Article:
Executive Headteachers: What's in a name?

Research by the National Governors' Association (NGA), the Future Leaders Trust (TFLT) and the National Foundation for Educational Research (NFER) has found that the number of executive headteachers in England is rapidly increasing even though their remit and responsibilities are still largely undefined.

The research highlights a spectrum of executive headteachers – often with varied areas of responsibility. This creates challenges across the education system by blurring lines of accountability at executive and governance levels, and potentially confusing the roles and responsibilities between leaders at individual schools and the executive headteacher overseeing them.

In the March 2016 White Paper the government stated its desire that all schools become part of a group. With executive headteachers managing on average between three to six schools, the researchers estimate that there may be a demand for between 3200 and 6700 more executive headteachers by 2022. This estimate matches the historic rate of growth – with the number of executive headteachers growing by 240% between 2010 and 2014.   

The research highlights the need for the government to facilitate discussions for a sector-led definition of the role and for other networks and training and development partners to devise more formal and informal professional development for those already in post as well as aspirant executive headteachers.   

The research also found that women are proportionally under-represented in executive headship compared to the proportion in traditional headship¹ and, separately, that an excellent headteacher may not necessarily be an excellent executive headteacher because the professional skills needed are different.

TFLT, NFER, and NGA set out to clarify the emerging role of executive headteacher, and explore implications for future policy, for good governance and career support.

Carole Willis, Chief Executive of NFER, said: “There is currently little information about the role of executive headteacher, which is concerning given their important and growing role in the self-improving schools system. We want to see more awareness-raising about the role and training provision put in place for executive heads. We recommend that the government begins collecting relevant data now as part of the existing school workforce census. This will allow the sector to create the structures that will support our new executive heads in the vital role of school improvement. More research will also be needed into the effectiveness and impact of executive headteachers alongside other governance models.”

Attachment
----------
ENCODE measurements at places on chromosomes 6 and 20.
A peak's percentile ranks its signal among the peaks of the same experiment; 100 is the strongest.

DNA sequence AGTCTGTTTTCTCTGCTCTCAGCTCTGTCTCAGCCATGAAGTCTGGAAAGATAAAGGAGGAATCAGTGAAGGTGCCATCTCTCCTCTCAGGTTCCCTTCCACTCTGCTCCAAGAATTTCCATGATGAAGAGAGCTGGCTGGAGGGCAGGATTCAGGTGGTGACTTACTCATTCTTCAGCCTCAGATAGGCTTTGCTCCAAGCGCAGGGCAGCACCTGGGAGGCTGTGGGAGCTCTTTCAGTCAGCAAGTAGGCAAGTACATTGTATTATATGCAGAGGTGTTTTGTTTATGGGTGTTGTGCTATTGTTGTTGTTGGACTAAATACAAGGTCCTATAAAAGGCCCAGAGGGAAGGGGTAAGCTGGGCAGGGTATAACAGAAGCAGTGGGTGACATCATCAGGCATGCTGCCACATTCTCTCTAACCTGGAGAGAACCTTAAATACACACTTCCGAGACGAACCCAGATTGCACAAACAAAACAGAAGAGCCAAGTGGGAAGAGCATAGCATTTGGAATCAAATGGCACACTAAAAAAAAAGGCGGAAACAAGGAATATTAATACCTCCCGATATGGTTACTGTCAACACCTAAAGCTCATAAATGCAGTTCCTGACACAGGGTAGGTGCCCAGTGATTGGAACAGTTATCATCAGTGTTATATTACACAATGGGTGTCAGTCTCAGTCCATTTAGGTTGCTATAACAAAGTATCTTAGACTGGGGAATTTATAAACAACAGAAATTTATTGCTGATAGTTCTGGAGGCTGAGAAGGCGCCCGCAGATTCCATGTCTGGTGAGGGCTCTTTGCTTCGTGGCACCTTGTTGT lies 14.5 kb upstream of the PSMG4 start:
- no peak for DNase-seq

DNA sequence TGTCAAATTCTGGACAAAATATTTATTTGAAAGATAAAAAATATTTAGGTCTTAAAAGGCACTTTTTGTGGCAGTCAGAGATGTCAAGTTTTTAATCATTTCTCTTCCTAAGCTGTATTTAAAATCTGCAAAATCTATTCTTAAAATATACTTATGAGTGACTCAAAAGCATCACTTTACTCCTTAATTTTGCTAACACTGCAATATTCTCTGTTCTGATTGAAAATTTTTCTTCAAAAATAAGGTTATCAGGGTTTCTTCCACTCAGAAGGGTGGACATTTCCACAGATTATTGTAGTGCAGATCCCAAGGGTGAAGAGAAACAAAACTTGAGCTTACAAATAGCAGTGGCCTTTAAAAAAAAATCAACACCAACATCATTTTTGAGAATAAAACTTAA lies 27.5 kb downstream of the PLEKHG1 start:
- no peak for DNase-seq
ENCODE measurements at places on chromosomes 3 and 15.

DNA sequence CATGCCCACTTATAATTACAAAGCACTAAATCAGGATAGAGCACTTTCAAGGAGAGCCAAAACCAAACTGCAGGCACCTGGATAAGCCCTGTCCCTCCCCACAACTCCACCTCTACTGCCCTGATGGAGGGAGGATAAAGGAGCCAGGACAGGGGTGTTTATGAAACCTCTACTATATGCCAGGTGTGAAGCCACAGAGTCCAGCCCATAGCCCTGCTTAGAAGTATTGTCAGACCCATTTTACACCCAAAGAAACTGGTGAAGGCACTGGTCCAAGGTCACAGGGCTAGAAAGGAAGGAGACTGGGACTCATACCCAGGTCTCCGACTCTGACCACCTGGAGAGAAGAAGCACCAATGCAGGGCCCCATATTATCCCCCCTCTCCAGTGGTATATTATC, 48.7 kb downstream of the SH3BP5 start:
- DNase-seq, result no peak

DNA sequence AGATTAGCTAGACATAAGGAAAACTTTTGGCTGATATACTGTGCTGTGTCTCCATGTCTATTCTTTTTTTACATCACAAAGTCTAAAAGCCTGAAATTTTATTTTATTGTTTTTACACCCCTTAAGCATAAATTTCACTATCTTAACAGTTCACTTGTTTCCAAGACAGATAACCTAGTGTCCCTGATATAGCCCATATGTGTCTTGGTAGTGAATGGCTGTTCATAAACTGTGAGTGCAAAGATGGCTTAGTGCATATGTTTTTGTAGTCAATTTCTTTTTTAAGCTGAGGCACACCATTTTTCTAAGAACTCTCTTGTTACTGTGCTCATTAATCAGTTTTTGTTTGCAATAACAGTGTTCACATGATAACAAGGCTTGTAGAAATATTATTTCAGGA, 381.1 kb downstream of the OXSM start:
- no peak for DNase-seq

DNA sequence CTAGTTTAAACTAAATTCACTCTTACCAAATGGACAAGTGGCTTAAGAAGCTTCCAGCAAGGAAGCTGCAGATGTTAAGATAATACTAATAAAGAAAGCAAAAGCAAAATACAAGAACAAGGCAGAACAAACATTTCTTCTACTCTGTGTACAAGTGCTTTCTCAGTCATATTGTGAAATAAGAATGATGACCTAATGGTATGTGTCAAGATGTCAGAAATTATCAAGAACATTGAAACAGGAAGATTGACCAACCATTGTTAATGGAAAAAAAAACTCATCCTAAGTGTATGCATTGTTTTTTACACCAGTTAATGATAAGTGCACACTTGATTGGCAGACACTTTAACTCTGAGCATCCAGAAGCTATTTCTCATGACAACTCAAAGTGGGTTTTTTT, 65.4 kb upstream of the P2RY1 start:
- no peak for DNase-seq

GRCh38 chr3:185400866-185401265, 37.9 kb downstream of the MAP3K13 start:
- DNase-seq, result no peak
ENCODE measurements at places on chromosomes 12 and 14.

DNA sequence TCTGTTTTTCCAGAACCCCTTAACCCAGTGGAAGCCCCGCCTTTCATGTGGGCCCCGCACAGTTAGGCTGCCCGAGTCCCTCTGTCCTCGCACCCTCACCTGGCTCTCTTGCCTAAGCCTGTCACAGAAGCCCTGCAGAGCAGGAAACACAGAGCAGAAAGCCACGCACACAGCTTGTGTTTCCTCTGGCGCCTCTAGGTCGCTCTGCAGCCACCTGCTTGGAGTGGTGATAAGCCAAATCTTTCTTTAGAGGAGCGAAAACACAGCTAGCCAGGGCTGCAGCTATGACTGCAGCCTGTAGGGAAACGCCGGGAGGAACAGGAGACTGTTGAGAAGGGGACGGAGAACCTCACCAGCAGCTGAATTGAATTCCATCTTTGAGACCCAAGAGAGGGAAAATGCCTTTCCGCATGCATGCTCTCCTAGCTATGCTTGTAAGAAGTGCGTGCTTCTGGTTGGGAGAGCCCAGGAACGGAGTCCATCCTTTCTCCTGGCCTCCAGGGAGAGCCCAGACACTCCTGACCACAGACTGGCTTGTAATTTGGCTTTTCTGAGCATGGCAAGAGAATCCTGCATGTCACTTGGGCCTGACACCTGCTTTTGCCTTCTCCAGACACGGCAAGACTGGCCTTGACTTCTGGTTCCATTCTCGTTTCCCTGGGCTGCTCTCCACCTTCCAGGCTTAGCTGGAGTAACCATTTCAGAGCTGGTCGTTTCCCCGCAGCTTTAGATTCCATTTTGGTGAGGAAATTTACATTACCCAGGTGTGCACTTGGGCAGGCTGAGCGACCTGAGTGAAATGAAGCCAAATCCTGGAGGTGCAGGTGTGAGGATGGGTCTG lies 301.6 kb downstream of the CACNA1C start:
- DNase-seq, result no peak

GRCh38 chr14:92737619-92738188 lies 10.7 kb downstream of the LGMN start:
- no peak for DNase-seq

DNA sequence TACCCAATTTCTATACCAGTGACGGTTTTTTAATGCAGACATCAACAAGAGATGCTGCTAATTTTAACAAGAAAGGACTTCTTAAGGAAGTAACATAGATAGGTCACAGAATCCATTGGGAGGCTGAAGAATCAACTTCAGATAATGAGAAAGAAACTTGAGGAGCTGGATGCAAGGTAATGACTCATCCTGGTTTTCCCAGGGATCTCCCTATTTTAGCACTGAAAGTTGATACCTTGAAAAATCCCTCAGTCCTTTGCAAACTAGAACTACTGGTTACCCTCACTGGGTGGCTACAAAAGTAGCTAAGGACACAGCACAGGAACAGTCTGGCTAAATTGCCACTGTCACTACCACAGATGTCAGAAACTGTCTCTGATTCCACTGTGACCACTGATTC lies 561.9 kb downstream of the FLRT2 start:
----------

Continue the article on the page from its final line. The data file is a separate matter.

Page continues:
Jacqueline Russell, Acting CEO of The Future Leaders Trust, said: “The report’s findings about the future of executive headship show that we need to be developing a pipeline for this vital role. Even more leaders, some developed by The Future Leaders Trust, are stepping up to executive headship and we hope to be able to support them with a forthcoming programme, helping them to maximize their impact as they lead multiple schools. The Trust has supported 19 people who have reached executive headship and we expect to see more join them where they will all have a positive impact on many thousands of children.”
Emma Knights, Chief Executive of the National Governors’ Association, said: “This research has provided some much-needed information about executive heads, but the variations in practice suggest that in some cases there has not been enough clarity in the thinking about the role or the skills required to undertake it well. Some remain as headteachers of at least one school, while others do not. The governing board appoints the headteacher of a standalone school and the lead executive (an executive head or a chief executive) of a group of schools. NGA urges governors and trustees to define the exact role their executive head is required to play before making a decision to recruit to such a post and to ensure that the qualities required are thoroughly tested during the selection process.  This needs to be done in the context of the full senior leadership structure.  Executive headships are well-paid posts and we must not risk building into staffing structures duplication or other inefficiencies when schools are so short of funds.”

The report is the result of longitudinal analysis of the school workforce census over a period of five years (from 2010 to 2014); over 30 interviews with executive headteachers, senior leaders and governors; and a desktop review of 30 headteacher and executive headteacher  job application packs.

¹In 2014 56% of executive headteachers were female compared to 66% of traditional headteachers

Executive Headteachers: What's in a name?
 
Click here to download the full report of the findings.
 
Click here to download the executive summary.

 

Supporting documents
 
Click here to download the literature review.

 

Click here to download the technical appendix.

 

Click here to download the case study compendium.

 

Click here to download an infographic of the executive headteacher landscape in England.

 

 

Author: NGA
Author: National Foundation for Educational Research
Author: The Future Leaders Trust
Published: 14/07/2016, by Sean Mimnagh
Last Updated: 06/11/2018, by Sean Mimnagh

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